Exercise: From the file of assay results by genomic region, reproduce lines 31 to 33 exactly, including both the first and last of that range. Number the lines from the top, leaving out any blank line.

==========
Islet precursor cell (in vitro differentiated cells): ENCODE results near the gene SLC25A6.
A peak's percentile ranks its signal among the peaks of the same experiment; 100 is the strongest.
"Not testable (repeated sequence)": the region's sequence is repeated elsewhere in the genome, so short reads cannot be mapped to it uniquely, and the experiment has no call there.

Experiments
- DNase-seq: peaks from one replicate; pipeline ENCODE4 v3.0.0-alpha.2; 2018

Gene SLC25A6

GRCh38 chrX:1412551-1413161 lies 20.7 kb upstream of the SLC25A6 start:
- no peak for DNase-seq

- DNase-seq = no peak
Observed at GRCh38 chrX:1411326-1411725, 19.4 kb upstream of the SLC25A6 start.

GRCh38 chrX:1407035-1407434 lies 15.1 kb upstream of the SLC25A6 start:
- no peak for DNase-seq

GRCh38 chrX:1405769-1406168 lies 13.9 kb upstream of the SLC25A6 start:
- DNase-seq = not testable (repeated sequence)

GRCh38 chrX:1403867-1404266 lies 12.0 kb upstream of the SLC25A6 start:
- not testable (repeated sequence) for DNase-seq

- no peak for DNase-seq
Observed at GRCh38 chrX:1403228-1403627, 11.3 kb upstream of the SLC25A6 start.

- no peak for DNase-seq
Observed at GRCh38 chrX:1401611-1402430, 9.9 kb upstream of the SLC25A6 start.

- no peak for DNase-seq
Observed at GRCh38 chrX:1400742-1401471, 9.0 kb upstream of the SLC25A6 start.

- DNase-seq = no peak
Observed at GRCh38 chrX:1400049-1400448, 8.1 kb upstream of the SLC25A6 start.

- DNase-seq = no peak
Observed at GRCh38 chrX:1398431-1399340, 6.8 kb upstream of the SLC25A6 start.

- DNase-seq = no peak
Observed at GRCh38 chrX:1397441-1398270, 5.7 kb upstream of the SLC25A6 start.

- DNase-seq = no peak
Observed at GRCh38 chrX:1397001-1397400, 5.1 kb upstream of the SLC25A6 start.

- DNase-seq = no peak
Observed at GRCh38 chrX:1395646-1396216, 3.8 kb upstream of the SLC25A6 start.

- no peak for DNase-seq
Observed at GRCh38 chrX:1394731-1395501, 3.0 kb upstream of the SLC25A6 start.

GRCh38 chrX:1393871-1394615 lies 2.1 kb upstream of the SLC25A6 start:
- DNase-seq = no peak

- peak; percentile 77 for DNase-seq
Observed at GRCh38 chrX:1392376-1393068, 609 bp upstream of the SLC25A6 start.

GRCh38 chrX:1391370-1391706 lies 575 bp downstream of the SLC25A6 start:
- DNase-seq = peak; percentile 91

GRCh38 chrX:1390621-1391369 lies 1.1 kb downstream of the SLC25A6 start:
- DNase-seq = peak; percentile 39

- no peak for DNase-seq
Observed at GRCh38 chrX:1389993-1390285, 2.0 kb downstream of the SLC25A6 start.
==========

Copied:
- DNase-seq = no peak
Observed at GRCh38 chrX:1395646-1396216, 3.8 kb upstream of the SLC25A6 start.

- no peak for DNase-seq